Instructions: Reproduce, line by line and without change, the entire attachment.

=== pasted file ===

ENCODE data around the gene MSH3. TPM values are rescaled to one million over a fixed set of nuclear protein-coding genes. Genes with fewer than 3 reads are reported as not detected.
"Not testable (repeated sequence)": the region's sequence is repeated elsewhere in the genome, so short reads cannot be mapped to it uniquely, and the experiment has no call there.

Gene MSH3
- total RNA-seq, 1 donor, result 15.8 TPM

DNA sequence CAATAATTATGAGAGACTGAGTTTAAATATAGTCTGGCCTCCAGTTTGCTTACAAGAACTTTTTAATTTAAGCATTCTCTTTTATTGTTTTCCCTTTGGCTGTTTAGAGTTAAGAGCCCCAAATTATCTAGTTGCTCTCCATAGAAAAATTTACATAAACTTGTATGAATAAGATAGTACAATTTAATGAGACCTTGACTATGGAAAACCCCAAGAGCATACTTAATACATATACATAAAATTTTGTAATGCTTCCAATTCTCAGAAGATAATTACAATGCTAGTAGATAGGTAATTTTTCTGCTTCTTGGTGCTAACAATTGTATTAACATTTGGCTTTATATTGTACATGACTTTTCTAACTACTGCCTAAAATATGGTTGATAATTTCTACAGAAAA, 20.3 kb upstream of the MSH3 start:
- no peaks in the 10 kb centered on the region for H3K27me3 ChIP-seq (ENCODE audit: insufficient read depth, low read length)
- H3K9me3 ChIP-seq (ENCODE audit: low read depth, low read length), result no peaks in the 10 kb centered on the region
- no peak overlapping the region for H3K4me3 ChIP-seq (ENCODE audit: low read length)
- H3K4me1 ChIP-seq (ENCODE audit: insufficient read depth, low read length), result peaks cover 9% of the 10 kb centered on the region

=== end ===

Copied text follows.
ENCODE data around the gene MSH3. TPM values are rescaled to one million over a fixed set of nuclear protein-coding genes. Genes with fewer than 3 reads are reported as not detected.
"Not testable (repeated sequence)": the region's sequence is repeated elsewhere in the genome, so short reads cannot be mapped to it uniquely, and the experiment has no call there.

Gene MSH3
- total RNA-seq, 1 donor, result 15.8 TPM

DNA sequence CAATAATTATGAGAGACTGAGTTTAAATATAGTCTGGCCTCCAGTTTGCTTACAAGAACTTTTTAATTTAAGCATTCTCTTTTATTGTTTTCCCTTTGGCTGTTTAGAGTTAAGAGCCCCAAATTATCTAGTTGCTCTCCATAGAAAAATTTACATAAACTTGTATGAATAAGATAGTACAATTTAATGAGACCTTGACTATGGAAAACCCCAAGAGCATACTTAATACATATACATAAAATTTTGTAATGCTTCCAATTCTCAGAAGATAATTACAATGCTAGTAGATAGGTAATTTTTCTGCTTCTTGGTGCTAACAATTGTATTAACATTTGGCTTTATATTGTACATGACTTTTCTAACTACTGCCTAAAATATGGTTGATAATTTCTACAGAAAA, 20.3 kb upstream of the MSH3 start:
- no peaks in the 10 kb centered on the region for H3K27me3 ChIP-seq (ENCODE audit: insufficient read depth, low read length)
- H3K9me3 ChIP-seq (ENCODE audit: low read depth, low read length), result no peaks in the 10 kb centered on the region
- no peak overlapping the region for H3K4me3 ChIP-seq (ENCODE audit: low read length)
- H3K4me1 ChIP-seq (ENCODE audit: insufficient read depth, low read length), result peaks cover 9% of the 10 kb centered on the region